The IVSA method was chosen for the present study given the high degree correspondence between drugs that can have addictive potential in humans and drugs that function as reinforcers in IVSA procedures in animals (Collins et al., 1983). In order to establish that a drug functions as a reinforcer in IVSA procedures, a number of criteria need to be met, including higher responding on the active vs. inactive lever, and responding must show orderly and differential effects across a range of drug doses (Meisch, 1987). The first criterion was verified across the first 10 days of IVSA procedures during which all MDPV doses maintained active lever pressing while inactive lever pressing progressively declined. These results suggest that responding occurred due to the reinforcing effects of MDPV and not as the result of any indirect locomotor or general response-enhancing effects of MDPV. The second criterion was also met when results revealed an orderly inverse dose-effect on total drug intake (i.e., number of infusions obtained) such that animals received the fewest infusions for the 0.2 mg/kg dose, followed sequentially by the 0.1 and 0.05 mg/kg doses. This inverse pattern between dose and drug intake replicates findings of abused stimulants under continuous schedules of reinforcement, and likely represents the upper end of the typical inverse U-shaped pattern typically seen across wider dose ranges (Panlilio, 2011). In addition, the results of the present study are strikingly similar to self-administration patterns for methamphetamine under nearly identical experimental conditions and doses (present study and Gass et al., 2009). This finding provides evidence of similar potencies between MDPV and methamphetamine. Together, these findings indicate that MDPV likely possess a potential for abuse similar to that of methamphetamine and other stimulants.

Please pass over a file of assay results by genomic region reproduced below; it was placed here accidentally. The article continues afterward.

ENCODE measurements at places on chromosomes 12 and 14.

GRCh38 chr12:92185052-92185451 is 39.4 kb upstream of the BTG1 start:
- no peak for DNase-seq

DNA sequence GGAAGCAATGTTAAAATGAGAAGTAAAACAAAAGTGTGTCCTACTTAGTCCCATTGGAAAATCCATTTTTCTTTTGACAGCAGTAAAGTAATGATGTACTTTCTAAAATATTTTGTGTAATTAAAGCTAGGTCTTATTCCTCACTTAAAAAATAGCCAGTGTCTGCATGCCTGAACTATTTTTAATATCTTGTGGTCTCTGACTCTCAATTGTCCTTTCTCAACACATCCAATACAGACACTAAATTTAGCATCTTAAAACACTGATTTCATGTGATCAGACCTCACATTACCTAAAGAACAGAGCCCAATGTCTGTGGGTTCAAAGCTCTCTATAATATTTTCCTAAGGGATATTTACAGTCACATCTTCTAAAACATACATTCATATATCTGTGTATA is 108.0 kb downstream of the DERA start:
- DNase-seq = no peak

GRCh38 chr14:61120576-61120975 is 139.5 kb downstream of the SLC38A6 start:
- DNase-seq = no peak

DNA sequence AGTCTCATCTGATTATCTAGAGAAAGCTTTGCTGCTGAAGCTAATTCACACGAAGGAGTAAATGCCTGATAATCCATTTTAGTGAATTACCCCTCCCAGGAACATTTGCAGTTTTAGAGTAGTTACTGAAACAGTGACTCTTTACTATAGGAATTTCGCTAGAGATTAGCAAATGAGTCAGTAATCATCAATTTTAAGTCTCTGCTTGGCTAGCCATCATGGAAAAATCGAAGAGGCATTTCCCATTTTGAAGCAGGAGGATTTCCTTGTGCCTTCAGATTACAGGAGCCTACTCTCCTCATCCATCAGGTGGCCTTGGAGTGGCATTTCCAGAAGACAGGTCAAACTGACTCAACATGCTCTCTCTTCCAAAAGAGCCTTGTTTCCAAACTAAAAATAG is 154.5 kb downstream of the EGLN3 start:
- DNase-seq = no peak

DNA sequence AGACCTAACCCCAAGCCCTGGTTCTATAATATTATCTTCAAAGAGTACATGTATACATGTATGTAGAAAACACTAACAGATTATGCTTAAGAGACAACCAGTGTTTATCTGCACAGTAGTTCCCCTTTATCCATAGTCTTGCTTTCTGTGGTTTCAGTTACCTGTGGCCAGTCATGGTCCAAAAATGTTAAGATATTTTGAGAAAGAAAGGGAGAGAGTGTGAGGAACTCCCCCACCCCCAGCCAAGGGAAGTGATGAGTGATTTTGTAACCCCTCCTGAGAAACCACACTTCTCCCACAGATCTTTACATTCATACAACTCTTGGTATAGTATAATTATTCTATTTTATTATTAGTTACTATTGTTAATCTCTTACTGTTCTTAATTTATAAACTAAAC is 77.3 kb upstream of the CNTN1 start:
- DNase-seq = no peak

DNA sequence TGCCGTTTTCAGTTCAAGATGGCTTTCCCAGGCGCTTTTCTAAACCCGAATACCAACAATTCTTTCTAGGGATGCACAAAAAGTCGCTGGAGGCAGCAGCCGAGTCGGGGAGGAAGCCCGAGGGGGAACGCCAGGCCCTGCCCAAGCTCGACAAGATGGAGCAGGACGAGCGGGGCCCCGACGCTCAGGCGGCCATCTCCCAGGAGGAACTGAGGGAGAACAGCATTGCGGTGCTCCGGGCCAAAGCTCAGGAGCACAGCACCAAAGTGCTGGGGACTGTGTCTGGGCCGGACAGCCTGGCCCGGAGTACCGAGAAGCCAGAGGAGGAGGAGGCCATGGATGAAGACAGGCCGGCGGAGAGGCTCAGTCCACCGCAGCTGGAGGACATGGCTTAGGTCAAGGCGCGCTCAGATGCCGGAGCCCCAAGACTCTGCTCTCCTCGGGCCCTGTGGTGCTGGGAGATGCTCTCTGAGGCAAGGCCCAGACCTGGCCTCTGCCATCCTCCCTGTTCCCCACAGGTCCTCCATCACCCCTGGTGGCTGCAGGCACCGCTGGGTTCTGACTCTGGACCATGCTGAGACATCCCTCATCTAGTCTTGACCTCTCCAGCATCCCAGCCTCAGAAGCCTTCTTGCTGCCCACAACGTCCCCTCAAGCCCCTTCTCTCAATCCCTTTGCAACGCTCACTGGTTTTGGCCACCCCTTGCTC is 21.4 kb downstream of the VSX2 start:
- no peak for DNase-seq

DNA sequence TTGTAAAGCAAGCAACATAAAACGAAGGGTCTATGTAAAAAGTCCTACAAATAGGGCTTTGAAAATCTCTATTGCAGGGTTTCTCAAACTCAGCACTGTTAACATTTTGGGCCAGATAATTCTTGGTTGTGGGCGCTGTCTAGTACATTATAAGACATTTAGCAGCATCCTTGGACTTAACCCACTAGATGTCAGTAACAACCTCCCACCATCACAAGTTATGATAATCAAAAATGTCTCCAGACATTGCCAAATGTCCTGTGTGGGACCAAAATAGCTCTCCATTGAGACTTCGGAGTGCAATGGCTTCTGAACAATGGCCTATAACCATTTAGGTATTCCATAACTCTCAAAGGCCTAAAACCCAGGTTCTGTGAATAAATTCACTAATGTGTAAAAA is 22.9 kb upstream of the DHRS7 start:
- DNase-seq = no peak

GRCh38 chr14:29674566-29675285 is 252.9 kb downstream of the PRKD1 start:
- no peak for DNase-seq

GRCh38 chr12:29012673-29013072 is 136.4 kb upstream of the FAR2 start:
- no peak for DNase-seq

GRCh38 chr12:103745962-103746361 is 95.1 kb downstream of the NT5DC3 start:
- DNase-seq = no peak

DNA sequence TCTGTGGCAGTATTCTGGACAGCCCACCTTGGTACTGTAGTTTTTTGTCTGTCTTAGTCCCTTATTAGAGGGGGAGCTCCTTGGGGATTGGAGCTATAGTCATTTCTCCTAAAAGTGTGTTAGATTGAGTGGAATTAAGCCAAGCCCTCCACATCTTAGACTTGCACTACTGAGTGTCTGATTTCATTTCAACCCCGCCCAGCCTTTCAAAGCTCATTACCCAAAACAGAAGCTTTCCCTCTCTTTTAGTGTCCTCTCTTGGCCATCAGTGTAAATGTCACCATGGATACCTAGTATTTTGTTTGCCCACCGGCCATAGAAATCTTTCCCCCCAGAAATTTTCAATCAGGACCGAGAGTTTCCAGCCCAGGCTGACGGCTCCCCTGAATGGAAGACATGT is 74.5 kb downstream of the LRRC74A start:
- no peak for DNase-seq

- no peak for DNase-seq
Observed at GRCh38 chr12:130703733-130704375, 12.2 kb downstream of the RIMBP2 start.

The progressive ratio schedule of reinforcement has been used extensively to evaluate the reinforcing efficacy of drugs of abuse, as it is an index of the motivation to obtain infusions of the drug in the face of increasing behavioral demand. PR schedules have consistently shown a positive relationship between dose and reinforcer efficacy, and this relationship has been consistently observed with other abused stimulants such cocaine (Roberts et al., 1989), d-amphetamine, and methamphetamine (Richardson and Roberts, 1996). The results from the present study also revealed this positive relationship between MDPV dose breakpoints for MDPV reinforcement. As with responding on the FR1 schedule above, under the same PR schedule with identical doses (0.1 and 0.2 mg/kg/infusion), breakpoints for MDPV self-administration were similar to those we and others have previously observed for methamphetamine (Gass et al., 2009; Richardson and Roberts, 1996) as well as D-amphetamine (Richardson and Roberts, 1996). In addition, breakpoints for MDPV self-administration under PR conditions at a dose of 0.05 mg/kg/infusion were similar to those observed in rats self-administering the same dose of methamphetamine, further demonstrating methamphetamine-like potency and reinforcing efficacy of MDPV.